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Dexter my vizsla is one in April and I still find it hard with him at the moment, I feel like I am failing as a dog mam 馃檲

He still jumps up, I find walking him a struggle sometimes because he pulls a lot and he has some strength in him

He likes to bite a lot when he's bored I try to play with him but he still like to go for my hand instead of the toy, he also likes to dig the sofa

Does anyone recommend any advice or does this go in time? All I see is... have a got a naughty dog or am I failing? 馃様
 

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Dexter my vizsla is one in April and I still find it hard with him at the moment, I feel like I am failing as a dog mam 馃檲

He still jumps up, I find walking him a struggle sometimes because he pulls a lot and he has some strength in him

He likes to bite a lot when he's bored I try to play with him but he still like to go for my hand instead of the toy, he also likes to dig the sofa

Does anyone recommend any advice or does this go in time? All I see is... have a got a naughty dog or am I failing? 馃様
 

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What worked so effectively for us was Doggie Dan Calm Dog Code (something like that title). I almost immediately became the alpha in my relationship with our V. It was about $100 for the 5 video lessons. Super simple and very effective. Then, once I had the alpha spot, she was SO much easier to train! I will tell you, when Sophie and I are playing, if she gets her teeth on my hand, games over. I say 'ouch' (kind of like a yelp voice) and walk away. She is so careful now not to get her teeth on my hand. But I love this dog! I give her lots of praise and snuggles and we play Frisbee and fetch a with different balls, she's a blast and so funny! Be the kind, fun alpha, and things will change quickly! Honest!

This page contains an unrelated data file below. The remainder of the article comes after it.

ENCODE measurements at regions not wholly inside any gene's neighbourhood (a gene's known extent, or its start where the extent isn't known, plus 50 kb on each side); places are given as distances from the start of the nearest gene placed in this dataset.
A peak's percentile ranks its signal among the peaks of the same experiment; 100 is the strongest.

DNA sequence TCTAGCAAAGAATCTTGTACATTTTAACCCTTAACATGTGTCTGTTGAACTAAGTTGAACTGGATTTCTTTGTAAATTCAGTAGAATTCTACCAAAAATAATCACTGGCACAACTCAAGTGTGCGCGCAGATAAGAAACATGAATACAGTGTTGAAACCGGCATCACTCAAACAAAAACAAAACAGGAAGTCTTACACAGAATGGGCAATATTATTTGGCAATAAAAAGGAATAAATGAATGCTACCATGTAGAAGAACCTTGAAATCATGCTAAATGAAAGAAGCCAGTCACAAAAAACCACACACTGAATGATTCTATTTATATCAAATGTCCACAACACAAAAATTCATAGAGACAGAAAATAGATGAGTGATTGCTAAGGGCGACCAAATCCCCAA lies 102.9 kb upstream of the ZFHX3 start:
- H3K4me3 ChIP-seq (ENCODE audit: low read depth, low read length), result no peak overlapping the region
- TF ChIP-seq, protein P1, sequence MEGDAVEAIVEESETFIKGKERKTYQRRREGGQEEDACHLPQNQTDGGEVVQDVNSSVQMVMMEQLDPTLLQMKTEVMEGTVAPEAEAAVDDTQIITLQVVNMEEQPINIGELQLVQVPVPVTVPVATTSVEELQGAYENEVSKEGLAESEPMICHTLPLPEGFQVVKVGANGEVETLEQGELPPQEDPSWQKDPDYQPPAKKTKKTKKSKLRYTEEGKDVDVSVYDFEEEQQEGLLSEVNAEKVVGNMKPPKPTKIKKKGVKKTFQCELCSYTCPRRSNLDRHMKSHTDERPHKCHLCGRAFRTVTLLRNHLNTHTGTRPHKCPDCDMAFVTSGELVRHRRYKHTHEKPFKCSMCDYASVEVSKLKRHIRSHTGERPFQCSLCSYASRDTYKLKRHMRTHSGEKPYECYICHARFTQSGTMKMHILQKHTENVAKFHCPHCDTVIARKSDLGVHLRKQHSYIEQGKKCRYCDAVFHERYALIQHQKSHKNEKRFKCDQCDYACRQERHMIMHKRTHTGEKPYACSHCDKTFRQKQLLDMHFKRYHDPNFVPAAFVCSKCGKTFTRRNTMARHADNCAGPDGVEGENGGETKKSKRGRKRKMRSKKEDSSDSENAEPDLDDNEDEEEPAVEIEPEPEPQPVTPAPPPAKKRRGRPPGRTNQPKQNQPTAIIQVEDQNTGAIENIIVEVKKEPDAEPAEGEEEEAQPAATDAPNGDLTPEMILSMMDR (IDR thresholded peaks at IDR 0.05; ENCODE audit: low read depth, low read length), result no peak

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Dexter my vizsla is one in April and I still find it hard with him at the moment, I feel like I am failing as a dog mam 馃檲

He still jumps up, I find walking him a struggle sometimes because he pulls a lot and he has some strength in him

He likes to bite a lot when he's bored I try to play with him but he still like to go for my hand instead of the toy, he also likes to dig the sofa

Does anyone recommend any advice or does this go in time? All I see is... have a got a naughty dog or am I failing? 馃様



I feel like I am in a very similar situation. My dog is 10 months old and some days I am really struggling.

We do a lot of off leash hiking - he has pretty good recall - but as a result of trying to let him run off his energy, we don't do as much leash walking (usually just a few minutes after an hour of exercise) - he is good for short walks when he's tired out, but any other time he's pulling quite a bit and has no interest in listening. He also wants to lunge at other people walking nearby - he's friendly, but as soon as he gets excited he wants to jump and get bites with mitts/sleeves.

My dog has also started demand barking. We try to completely ignore, give no eye contact and leave the room until he stops.

I now live in a house full of baby gates so that we can limit our dog's access to other areas of the house.

Everyone keeps telling me that he'll start to figure things out around 18 months...that's a long ways away :(
 

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I can relate. Buddy is 15 months. We still have baby gates. He countersurfs so we must keep everything clear. He no longer bites, he mouths gently. So hang in there, it will get better. What works for me when walking is a head halter. It makes a world of difference.
 

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Discussion Starter · #6 ·
What worked so effectively for us was Doggie Dan Calm Dog Code (something like that title). I almost immediately became the alpha in my relationship with our V. It was about $100 for the 5 video lessons. Super simple and very effective. Then, once I had the alpha spot, she was SO much easier to train! I will tell you, when Sophie and I are playing, if she gets her teeth on my hand, games over. I say 'ouch' (kind of like a yelp voice) and walk away. She is so careful now not to get her teeth on my hand. But I love this dog! I give her lots of praise and snuggles and we play Frisbee and fetch a with different balls, she's a blast and so funny! Be the kind, fun alpha, and things will change quickly! Honest!